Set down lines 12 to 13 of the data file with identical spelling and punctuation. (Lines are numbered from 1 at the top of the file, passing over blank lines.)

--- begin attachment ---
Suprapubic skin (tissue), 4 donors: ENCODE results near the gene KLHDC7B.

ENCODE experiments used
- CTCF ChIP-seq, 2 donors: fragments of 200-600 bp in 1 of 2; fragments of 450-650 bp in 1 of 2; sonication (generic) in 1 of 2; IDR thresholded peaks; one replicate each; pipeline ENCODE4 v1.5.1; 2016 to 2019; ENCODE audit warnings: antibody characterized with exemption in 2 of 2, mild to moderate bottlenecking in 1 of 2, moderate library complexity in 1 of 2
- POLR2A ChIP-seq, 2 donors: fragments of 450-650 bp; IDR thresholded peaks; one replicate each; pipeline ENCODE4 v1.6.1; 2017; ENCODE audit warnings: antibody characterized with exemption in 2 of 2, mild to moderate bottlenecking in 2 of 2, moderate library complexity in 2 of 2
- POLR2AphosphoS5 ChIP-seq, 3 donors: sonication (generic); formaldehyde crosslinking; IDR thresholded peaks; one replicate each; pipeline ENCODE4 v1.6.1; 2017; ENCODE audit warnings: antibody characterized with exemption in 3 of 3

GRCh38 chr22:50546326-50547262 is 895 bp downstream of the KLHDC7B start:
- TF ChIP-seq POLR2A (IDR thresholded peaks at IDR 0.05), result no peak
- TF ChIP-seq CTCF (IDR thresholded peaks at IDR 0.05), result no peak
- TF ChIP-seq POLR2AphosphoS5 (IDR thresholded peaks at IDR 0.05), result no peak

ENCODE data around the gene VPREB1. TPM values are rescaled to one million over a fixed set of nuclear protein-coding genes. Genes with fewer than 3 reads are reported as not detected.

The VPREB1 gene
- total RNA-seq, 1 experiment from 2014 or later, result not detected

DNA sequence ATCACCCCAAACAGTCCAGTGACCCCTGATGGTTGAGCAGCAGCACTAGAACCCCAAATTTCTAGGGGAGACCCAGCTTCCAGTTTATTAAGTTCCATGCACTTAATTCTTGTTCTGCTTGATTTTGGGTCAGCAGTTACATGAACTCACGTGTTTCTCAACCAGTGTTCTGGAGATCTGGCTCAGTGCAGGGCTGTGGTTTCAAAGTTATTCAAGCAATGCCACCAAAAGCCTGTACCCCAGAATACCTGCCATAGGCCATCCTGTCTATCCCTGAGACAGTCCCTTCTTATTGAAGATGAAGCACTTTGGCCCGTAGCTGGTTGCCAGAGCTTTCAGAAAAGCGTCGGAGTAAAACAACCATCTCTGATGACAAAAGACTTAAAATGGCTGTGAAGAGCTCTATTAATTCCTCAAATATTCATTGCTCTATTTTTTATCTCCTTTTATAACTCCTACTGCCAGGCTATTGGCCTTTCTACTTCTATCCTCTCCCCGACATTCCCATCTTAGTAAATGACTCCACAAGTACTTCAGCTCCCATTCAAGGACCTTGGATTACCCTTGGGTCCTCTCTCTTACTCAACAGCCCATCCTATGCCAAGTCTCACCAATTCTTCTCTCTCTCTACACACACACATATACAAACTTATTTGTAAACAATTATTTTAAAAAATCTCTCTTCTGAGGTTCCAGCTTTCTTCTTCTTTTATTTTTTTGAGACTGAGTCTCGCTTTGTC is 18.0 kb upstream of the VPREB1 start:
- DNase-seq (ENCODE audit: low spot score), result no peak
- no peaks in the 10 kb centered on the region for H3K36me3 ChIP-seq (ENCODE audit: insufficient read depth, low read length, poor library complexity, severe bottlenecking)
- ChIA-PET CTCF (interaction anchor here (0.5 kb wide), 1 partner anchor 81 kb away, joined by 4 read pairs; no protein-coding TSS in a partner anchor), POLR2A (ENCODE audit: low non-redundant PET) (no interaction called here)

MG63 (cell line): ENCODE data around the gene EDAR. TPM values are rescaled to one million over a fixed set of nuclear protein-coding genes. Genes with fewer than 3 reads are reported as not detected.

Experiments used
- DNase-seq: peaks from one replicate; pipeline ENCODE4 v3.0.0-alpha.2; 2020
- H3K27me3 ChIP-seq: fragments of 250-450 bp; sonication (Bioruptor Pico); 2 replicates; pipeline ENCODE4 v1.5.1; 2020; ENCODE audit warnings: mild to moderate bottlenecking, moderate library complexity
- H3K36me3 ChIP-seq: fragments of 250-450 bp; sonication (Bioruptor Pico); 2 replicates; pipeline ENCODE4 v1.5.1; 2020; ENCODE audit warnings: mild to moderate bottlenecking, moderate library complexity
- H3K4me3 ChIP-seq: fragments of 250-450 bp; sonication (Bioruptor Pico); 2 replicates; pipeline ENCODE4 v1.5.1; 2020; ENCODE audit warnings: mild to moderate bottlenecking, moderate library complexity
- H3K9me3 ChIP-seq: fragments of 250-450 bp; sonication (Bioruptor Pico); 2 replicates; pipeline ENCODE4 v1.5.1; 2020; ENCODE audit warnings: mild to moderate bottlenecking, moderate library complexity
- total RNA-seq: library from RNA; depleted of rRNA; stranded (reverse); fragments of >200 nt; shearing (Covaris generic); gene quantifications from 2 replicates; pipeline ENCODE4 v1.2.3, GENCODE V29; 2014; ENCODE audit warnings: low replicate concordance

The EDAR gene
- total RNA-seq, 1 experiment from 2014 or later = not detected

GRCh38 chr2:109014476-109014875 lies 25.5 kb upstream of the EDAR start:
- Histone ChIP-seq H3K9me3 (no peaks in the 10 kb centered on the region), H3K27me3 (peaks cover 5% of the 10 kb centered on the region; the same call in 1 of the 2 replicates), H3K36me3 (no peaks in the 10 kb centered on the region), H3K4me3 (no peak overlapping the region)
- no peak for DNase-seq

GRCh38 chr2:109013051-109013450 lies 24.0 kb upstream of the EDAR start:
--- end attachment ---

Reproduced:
- total RNA-seq, 1 experiment from 2014 or later, result not detected

DNA sequence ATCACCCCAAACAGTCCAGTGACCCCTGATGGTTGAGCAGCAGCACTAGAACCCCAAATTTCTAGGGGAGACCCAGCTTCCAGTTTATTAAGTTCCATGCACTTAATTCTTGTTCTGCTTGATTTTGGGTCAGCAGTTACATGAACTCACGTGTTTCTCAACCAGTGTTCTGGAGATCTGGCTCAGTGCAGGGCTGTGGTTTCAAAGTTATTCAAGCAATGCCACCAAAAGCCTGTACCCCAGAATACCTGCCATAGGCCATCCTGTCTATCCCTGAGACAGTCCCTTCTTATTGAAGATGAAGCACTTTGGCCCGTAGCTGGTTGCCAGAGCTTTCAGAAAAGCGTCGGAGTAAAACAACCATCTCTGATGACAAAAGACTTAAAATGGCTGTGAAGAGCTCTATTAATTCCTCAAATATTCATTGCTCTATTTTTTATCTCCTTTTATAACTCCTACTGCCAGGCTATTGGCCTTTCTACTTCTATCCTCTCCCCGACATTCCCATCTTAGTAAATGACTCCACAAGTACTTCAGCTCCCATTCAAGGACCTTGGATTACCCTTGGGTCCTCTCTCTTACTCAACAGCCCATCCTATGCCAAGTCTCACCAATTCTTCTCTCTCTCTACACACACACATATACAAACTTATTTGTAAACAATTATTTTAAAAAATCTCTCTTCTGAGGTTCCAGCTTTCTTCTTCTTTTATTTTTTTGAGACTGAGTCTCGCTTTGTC is 18.0 kb upstream of the VPREB1 start: